Frank Reflects on TARP as Most Successful, Most Unpopular Program in U.S. History
Retiring Rep. Barney Frank (D-Mass.) said Sunday that the Troubled Asset Relief Program was his toughest moment as a lawmaker in his more than three decades in the House.
"Secretary Hank Paulson, Fed Chairman Ben Bernanke and said look, America is on the verge of a collapse, and you have got to help us. One, that is an awful responsibility to have, and it was then putting together the TARP, which I think will go down in history as the most highly successful, highly unpopular program in American history," Frank said on CBS' Capitol Gains of the Bush administration move in 2008.
"But that period of the stakes were very high, that we could have serious long-lasting economic damage, and we had to get people to do what most politicians knew was not going to be good for them. That was tough."
Frank said the TARP experience explains "what happened to bipartisanship."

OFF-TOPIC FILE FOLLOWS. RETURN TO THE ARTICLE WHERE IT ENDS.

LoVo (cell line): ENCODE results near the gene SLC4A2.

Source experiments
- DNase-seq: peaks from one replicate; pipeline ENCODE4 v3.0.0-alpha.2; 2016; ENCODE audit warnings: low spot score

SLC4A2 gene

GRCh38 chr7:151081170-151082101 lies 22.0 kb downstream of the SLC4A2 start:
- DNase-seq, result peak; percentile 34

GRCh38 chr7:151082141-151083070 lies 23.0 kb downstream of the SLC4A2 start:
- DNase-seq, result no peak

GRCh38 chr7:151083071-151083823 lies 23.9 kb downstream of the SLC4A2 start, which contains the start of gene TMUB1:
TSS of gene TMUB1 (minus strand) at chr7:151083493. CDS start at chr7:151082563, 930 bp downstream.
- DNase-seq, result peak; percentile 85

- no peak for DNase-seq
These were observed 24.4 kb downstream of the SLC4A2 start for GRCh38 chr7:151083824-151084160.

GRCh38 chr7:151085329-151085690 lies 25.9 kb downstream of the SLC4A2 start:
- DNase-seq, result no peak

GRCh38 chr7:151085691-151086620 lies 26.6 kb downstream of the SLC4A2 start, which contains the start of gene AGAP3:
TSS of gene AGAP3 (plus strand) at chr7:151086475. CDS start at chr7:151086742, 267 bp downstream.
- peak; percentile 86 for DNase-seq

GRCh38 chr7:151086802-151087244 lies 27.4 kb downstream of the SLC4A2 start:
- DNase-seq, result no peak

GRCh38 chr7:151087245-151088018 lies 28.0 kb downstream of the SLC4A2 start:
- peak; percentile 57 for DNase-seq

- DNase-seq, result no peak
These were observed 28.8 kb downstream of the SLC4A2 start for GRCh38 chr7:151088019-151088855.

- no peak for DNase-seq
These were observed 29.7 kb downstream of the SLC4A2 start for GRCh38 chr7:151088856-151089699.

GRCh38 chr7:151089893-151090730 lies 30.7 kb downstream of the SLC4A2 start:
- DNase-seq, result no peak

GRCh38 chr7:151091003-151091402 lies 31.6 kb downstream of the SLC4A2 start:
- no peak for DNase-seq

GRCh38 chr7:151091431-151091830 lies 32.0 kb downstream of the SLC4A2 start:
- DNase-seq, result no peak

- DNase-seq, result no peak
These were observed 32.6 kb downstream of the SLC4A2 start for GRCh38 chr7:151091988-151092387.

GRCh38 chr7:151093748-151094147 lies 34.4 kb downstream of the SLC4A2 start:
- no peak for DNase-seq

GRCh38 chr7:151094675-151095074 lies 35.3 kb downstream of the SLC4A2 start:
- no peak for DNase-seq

"And what happened to bipartisanship is Barack Obama won, and the Republicans moved to the right, and they did not extend to Barack Obama the cooperation we Democrats gave to George Bush," he said. "...And when the votes came, [the Bush administration] got much more support from the Democrats than the Republicans. The Republicans kind of waffled out on them."
The congressman also said Wall Street should warm up to Dodd-Frank regulations.
"I think the financial community made a very grave error in this last campaign in their own interest. They got angry at us because we did financial reform and because the president hurt their feelings. He said that they should pay more taxes and that they weren't always doing the best thing," he said.
As far as the incoming Financial Services Committee Chairman, Rep. Jeb Hensarling (R-Texas), Frank called him "a throwback to the days of irresponsibility."
"I've never agreed with him on an issue. He is a very decent, reasonable guy. From time to time, he would be sitting in the minority leader chair when I was there. We always were able to work very well together, but he is very, very far to the right, and I don't think sustainable," Frank said. "...He is a decent man. He's an honorable man, he's pleasant to work with. And I think quite extreme."
Not only is he bowing out of Congress, but isn't interested in a job in an administration Obama's second term, either.
"My energy level isn't what it was. I got married in July, late. I was 72 when I got married. I am very much in love with Jim," Frank said. "I want to write. I think the time has come. I want to still contribute to the public policy debate, but in a somewhat different way now."
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